Warning: the following is a long, somewhat convoluted post about Baseball.

Those that have been paying attention know I am a Boston Red Sox Fan (roughly 76% of my social media posts are about the team). Others that are looking closely enough can tell that beyond being a Red Sox fan, every year I fall more and more in love with the game of baseball in general.

Which is why yesterday was such a conflicting, faux-motional day (because emotions relating to baseball are admittedly vapid, processed and fleeting).

In no particular order, some disjointed baseball thoughts:

Yoenis Cespedes v. Jon Lester: Admittedly the trade that will become the biggest deal for Red Sox fans both for who we lost and who we gained.

Losing Jon Lester will sting. A lot. Probably for a long time. His impact on this city and this franchise for the better part of the last decade cannot be denied and won’t soon be forgotten.

But adding Cespedes makes our batting order dangerous again. Period.

The guy is a genuine all-star (the only back to back winner of the Home Run Derby since Ken Griffey Jr. did it in the 90s…and they named video games after that guy) who will only get better over time. He will be a major player in 2015 and most likely a fan favorite starting as early as when he suits up at Fenway this weekend. Sure we probably won’t be seeing him patrolling the outfield in 2016, but it’ll be fun while it lasts. Plus if there is any truth to the idea that he’ll be used as trade-bait to get one Giancarlo Stanton to beantown, all the better.

Lester, as a credit to his immense talent, will be joining one of the better starting rotations in the American League, if not the entire MLB. The Sox will not be facing the A’s again this season, which is good for two reasons. 1) We won’t need to see Lester in another uniform for a little while and 2) we won’t have to face a starting rotation that includes of Scott Kazmir, Sonny Gray, Jeff Samardzija AND Jon Lester. Scary stuff, folks.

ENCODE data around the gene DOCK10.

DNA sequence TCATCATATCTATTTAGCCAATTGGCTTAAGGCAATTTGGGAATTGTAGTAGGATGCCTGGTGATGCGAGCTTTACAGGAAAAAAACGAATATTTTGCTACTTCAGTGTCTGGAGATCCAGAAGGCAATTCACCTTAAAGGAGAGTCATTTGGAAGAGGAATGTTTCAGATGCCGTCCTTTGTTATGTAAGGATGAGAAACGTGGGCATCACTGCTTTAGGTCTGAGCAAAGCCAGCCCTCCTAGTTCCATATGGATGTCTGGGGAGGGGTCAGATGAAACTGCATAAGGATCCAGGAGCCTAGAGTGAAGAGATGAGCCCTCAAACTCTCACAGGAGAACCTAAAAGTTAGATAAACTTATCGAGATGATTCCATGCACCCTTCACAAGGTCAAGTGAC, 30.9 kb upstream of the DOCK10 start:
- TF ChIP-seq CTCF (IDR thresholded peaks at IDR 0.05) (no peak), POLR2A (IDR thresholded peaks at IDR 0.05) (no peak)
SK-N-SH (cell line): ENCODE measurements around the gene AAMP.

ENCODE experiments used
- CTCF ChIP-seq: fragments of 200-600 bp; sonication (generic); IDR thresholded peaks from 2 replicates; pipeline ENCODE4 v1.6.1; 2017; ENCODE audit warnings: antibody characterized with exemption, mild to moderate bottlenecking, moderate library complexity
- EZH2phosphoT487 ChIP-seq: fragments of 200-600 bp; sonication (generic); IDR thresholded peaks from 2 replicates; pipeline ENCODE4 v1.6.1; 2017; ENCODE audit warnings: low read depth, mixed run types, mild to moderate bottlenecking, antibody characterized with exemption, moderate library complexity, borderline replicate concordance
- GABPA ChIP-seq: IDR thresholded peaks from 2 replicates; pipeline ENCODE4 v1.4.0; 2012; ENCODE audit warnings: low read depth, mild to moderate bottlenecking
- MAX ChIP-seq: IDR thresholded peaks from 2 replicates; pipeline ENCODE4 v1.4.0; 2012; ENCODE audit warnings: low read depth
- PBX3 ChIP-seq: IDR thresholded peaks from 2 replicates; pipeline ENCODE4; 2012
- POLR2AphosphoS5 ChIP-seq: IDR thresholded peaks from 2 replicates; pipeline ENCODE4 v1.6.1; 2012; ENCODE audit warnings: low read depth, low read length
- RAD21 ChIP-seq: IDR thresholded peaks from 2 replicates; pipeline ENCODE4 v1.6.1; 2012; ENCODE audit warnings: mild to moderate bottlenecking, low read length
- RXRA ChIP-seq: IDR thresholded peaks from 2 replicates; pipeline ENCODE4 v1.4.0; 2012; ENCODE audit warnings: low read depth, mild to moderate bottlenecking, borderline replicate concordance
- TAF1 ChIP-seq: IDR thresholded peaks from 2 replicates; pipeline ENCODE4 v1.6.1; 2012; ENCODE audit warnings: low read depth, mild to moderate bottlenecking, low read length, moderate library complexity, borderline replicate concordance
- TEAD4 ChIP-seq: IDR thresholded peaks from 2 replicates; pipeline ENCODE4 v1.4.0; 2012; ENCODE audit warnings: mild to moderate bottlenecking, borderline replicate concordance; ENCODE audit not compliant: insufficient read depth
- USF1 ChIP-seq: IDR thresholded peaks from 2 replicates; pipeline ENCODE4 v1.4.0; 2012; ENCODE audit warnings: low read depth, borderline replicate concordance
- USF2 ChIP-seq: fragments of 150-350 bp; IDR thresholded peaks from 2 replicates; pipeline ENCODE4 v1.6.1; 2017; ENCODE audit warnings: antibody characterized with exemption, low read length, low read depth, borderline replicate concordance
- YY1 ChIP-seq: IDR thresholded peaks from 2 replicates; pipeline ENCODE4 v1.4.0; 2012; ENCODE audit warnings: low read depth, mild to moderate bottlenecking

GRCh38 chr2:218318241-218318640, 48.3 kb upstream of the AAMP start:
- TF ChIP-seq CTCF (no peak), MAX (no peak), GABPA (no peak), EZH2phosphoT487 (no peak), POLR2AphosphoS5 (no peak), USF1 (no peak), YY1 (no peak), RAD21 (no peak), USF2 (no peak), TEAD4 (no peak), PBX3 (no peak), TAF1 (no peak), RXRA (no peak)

Plus, while this may be blind optimism talking, I still like our chances of bringing Lester back during the off season. Sure a personal goodbye hug from John Henry isn’t a surefire indication of anything, especially after the front office kinda sorta dragged Lester through the mud since Spring Training with that low-ball extension offer and subsequent (public) commentary on Lester and his agent’s negotiating tactics (if he wasn’t insulted, he should have been). Thoughout all of that though, Lester’s feelings did not change: he wants to retire a Red Sock. I think he meant it when he said he’d want to come back even if he was traded, and even if our lovely friends from the Bronx offer him half of their overall salary for the year, I have a feeling he has more Cliff Lee inside of him than Jacoby Ellsbury. Then again, even if he doesn’t, I wouldn’t blame him.

Jonny Gomes, as much as his antics and heart will be missed in this city, his poor performance against righties and occasionally laughable defense will not. At the very least, he’ll get a chance to continue his “brings victory wherever he goes” mantra out in Oakland, where he’ll have absolutely nothing to do with any of their inevitable victories.

Welcome to Boston, Allen Craig: I first heard the name Allen Craig when he tripped over Will Middlebrooks during last year’s Fall Classic and won the game for the Cardinals on an obstruction call. Admittedly, this did not endear him to me.